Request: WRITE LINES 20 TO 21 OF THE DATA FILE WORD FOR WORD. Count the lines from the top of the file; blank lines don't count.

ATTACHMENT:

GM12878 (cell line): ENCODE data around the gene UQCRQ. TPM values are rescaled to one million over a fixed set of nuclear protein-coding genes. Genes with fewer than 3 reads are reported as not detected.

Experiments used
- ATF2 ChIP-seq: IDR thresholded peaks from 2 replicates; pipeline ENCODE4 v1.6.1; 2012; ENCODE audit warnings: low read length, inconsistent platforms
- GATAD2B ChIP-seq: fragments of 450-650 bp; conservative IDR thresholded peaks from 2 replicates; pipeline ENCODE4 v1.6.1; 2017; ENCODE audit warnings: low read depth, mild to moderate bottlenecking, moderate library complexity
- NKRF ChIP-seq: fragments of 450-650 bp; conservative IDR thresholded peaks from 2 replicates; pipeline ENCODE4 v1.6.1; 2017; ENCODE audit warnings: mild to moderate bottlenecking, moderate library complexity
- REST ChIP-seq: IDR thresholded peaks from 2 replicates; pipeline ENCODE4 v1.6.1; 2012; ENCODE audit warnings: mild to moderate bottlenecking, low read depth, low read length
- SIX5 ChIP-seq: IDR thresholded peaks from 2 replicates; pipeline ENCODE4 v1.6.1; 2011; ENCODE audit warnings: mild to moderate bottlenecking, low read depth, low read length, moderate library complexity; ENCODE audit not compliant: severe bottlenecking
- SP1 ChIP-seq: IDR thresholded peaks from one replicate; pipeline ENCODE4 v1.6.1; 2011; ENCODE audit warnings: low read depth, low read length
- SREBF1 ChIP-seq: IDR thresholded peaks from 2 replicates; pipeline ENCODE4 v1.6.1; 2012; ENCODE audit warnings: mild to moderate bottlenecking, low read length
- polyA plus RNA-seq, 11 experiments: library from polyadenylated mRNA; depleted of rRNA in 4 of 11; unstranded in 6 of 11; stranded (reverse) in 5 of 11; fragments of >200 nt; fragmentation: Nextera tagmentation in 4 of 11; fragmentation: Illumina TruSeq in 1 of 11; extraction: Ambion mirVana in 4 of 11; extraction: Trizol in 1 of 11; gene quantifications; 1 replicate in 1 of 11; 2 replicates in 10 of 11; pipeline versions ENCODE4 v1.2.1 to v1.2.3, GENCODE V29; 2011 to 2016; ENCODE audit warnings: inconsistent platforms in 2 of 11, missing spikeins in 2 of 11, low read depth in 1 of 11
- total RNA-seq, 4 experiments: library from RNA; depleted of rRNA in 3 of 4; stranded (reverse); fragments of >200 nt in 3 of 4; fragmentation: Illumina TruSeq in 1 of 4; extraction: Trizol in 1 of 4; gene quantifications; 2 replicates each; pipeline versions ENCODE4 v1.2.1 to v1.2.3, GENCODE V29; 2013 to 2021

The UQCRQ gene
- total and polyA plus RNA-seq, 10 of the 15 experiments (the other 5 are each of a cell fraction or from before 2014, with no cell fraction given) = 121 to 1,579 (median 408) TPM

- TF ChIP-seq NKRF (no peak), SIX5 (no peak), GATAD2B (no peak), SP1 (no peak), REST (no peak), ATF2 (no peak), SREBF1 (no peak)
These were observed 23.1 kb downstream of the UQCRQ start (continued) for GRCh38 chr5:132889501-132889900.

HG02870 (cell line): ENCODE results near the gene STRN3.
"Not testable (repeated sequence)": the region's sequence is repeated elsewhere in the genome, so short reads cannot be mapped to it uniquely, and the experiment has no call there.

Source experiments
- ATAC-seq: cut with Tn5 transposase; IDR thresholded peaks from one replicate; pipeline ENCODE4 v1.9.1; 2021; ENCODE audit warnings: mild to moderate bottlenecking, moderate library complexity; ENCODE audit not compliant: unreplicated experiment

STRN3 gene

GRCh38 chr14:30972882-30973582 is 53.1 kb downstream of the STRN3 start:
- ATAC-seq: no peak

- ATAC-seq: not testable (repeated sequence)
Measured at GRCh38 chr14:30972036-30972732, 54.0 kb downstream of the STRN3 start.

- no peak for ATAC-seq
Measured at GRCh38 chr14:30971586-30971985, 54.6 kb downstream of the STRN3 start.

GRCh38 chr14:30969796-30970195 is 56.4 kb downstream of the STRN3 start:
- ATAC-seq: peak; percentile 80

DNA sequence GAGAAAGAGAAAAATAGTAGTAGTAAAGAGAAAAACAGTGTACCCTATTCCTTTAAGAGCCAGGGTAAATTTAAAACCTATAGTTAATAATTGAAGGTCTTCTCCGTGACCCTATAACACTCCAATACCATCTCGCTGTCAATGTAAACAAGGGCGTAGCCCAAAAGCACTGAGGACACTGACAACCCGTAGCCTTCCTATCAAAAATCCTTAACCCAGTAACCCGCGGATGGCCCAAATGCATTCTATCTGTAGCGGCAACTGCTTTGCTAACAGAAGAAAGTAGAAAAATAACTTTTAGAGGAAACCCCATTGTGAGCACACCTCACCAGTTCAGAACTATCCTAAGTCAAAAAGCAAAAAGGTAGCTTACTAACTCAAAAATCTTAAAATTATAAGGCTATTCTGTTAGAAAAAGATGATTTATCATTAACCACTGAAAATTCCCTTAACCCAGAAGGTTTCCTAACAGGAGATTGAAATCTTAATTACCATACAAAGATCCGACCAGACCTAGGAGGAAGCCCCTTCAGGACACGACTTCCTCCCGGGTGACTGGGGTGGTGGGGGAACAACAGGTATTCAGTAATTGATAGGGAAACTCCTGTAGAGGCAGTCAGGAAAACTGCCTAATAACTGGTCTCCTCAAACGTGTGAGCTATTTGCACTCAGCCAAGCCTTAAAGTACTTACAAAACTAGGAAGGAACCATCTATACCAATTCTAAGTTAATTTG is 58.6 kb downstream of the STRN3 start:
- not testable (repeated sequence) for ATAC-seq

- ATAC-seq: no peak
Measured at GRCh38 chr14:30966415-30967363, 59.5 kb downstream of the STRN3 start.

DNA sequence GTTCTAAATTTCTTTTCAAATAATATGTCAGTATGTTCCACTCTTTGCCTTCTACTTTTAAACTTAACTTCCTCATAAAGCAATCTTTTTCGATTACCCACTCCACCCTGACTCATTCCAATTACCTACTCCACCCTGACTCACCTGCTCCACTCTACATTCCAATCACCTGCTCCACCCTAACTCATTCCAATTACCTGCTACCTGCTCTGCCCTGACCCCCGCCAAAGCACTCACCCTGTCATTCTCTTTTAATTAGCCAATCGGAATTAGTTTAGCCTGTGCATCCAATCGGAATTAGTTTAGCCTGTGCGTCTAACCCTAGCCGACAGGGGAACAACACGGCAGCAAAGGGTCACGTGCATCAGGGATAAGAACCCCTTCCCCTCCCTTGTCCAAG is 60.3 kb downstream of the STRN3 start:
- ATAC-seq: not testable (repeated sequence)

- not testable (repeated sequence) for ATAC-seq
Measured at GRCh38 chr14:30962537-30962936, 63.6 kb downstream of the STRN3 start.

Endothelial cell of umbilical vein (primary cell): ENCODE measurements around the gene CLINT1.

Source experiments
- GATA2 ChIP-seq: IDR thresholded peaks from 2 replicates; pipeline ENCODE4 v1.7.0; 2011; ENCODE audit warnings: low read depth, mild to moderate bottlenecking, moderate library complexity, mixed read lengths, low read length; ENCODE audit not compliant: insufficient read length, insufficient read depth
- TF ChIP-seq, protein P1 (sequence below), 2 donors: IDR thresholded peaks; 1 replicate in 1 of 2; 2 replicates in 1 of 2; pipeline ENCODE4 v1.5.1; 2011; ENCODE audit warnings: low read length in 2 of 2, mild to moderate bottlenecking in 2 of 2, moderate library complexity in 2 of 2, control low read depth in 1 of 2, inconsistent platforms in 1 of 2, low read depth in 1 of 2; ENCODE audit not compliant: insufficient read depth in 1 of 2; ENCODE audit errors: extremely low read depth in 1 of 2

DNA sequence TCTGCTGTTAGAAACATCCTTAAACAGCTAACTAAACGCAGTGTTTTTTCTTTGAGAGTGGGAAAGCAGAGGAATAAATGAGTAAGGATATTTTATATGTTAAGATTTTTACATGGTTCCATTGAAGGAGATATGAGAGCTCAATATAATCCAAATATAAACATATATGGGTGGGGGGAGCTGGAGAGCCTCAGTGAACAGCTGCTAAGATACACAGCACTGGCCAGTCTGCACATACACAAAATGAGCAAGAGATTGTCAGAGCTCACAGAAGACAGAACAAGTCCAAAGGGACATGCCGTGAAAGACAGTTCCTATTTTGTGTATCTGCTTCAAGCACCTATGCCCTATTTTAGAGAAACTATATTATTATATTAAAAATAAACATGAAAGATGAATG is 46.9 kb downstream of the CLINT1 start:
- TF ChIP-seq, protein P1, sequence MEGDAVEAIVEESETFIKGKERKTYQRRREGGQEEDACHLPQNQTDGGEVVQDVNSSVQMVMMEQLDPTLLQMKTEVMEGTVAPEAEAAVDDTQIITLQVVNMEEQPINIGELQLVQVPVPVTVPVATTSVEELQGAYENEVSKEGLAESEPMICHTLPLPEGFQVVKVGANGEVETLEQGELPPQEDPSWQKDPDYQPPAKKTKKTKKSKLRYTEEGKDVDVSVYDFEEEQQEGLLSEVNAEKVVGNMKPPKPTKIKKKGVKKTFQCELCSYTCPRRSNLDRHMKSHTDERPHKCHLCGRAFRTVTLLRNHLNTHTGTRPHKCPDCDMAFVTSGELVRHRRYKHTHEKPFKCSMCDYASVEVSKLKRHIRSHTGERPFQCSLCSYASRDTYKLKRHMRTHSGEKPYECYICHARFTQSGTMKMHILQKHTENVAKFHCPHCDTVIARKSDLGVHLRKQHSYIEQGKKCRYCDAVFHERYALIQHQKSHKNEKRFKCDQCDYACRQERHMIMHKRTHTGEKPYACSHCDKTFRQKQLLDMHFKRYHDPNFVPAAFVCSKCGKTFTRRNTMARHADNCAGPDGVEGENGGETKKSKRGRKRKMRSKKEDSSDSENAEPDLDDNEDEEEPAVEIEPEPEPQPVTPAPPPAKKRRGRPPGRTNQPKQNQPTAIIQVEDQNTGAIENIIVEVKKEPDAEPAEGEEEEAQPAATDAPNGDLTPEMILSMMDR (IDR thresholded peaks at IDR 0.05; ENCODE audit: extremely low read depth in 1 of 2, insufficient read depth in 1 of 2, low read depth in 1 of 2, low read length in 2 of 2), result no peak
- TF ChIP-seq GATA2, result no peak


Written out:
STRN3 gene

GRCh38 chr14:30972882-30973582 is 53.1 kb downstream of the STRN3 start: